Are you busy? In the US, the standard answer is “no” even when this is untrue. In Japan, the standard answer is “yes” even when this is untrue. It seems that I am always busy, but September is already shaping up to be especially busy. Right now, my priorities are:

1. Finish fixing some problems with the Informicant crawler. I fixed a major problem in the latest version which caused it to skip over pages when a socket was not immediately available. Bad news: an error with little indication other than a note it the data saying the page could not be retrieved.

Unfortunately, it ran into a recursion problem on the last run. It hit a site that replied on bad URLs with a relatively correct page, and then continued the problem. For example, would have links to and Then would have links to and; and rather than returning a 404, the server would joyfully serve up the root versions of these pages, leading to a collection of the site that quickly exploded and continued to grow. When the server gives you a page that is not exactly the one you requested, it is supposed to tell you as much. I thought I had set up a way of catching such problems, but I’ll have to do the post-mortem to be sure. Either the script is not correctly dealing with the server indicating that a different URL than the one requested is arriving, or the server isn’t communicating this.

2. Directly connected with #1, I need to collect data from a set of international NGOs for a project Maria Garrido and I are working on. This data is also promised to Mukhbir Singh and Tom Jacobson to help test a system to automate q-analysis, integrated with pajek. I’ll also be helping Mukhbir translate some routines Frank Tutzauer has already written in this area into Python. I’d like to have the data collected, analyzed, and written up for our project by the end of the month, but…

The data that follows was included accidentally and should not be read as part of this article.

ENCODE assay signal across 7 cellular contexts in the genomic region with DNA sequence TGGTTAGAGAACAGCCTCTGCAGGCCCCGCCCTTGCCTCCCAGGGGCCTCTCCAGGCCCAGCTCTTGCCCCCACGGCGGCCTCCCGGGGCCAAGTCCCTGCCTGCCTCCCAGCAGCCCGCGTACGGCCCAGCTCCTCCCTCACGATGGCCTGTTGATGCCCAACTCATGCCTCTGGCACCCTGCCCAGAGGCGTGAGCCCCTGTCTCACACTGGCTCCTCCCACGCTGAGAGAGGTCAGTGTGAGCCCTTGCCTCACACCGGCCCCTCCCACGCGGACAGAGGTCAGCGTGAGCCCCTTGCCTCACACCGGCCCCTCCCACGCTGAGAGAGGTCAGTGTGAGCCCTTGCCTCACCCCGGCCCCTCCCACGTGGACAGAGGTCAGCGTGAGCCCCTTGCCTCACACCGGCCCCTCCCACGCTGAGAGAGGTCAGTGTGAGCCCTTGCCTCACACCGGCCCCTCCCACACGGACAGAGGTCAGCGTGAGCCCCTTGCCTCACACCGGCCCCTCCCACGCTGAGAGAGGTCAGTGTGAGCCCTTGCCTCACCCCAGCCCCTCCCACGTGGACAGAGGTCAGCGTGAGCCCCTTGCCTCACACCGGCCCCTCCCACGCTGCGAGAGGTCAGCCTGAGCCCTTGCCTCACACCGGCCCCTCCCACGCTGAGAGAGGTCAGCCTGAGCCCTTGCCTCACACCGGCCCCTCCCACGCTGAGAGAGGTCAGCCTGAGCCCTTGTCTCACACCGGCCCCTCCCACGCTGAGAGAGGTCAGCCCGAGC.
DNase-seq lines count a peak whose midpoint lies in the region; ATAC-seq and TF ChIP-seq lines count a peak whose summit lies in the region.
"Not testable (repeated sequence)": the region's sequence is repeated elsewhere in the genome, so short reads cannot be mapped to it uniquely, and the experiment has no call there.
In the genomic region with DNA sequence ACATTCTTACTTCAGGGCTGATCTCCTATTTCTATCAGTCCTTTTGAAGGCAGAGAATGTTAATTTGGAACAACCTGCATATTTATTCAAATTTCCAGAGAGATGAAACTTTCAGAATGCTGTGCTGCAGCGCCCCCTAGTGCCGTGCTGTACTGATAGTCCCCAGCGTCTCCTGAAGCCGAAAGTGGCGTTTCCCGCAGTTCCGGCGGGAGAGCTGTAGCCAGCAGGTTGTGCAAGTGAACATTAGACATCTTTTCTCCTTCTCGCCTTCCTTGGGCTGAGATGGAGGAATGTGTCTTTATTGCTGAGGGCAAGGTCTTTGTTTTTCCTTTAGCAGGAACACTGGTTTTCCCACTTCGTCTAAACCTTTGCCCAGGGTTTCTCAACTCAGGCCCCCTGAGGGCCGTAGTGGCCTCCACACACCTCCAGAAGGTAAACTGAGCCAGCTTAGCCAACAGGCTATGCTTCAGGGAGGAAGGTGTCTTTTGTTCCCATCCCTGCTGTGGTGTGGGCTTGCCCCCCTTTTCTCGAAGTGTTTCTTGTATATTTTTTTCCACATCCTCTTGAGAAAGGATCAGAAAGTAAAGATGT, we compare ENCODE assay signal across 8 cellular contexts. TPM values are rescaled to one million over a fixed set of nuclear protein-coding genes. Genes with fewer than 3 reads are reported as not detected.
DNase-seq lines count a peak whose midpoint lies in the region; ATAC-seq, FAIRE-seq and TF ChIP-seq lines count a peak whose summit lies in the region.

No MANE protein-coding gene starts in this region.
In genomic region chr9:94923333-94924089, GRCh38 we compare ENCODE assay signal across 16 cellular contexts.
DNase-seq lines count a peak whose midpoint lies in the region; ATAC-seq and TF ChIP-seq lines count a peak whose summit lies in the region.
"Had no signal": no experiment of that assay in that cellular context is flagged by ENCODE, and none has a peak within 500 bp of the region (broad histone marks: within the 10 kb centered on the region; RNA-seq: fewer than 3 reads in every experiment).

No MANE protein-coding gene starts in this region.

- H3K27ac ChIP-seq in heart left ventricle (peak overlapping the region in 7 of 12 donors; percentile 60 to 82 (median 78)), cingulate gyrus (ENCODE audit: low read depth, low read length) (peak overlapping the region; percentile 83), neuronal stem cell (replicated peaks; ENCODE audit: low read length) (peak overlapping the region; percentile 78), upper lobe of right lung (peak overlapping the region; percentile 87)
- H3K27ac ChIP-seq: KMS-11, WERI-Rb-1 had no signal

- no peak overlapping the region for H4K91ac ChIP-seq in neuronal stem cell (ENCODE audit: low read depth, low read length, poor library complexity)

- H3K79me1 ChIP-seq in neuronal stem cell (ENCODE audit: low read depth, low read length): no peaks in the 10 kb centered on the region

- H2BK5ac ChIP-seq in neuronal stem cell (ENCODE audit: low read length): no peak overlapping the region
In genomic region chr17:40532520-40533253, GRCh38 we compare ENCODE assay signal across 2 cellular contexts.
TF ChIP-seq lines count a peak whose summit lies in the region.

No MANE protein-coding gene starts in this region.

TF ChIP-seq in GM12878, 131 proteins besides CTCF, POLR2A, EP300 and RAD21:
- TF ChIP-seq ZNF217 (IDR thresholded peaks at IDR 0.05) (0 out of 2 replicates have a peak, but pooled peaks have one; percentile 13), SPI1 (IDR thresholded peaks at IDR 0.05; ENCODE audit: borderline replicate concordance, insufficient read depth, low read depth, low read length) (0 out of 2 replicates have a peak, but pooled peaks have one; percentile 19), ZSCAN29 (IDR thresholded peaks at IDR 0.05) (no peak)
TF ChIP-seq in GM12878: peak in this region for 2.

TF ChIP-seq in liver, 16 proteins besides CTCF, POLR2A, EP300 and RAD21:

3. I am chairing a double-panel on blogs (part a and part b), and presenting a paper for the Internet Research conference called “Urban sociology and a research agenda for the blogosphere.” The paper is due on the 1st of October, and while I’ve thought about it a lot, and have scraps of paper together, I haven’t actually written more than a few lines of nonsense.

4. I recently received the good news that I will be presenting a paper called “Tracking ideas in the blogosphere” at HICSS in January of this year. The bad news is I need to substantially revise my paper. One of the four reviewers had me down as a “definite reject,” and it seemed he or she may have had the most background in the area of research presented. I still hate rejection, especially when it is on point. I knew that the paper was far from perfect, but I am trying to submit things that have flaws in the knowledge that it is better to look like a fool and learn from the critiques than actually sit around and stew while trying to create only high-impact research. I had hoped to have a fully operational demo system done for the rewrite, but the possibilities of this are now vanishingly small. And this revised version is due (yikes!) by September 26.

Luckily, some of the other projects I have in the works are historical in nature, and so the data I’ve collected won’t go stale. I have a feeling that the above is going to keep me more than a little isogashii this month.

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  1. jeremy
    Posted 9/2/2003 at 9:28 pm | Permalink

    i probably shouldn’t say this, but i usually never have my aoir paper done in form before the conference, though i usually have it in presentable form. that’s just me though, the dueness of it does have some implications this year, but i’m not sure it is a relation of necessity.

  2. Posted 9/3/2003 at 8:22 am | Permalink

    I keep forgetting that it is due Oct 1. I wonder what it is I was going to talk about… Time to write.

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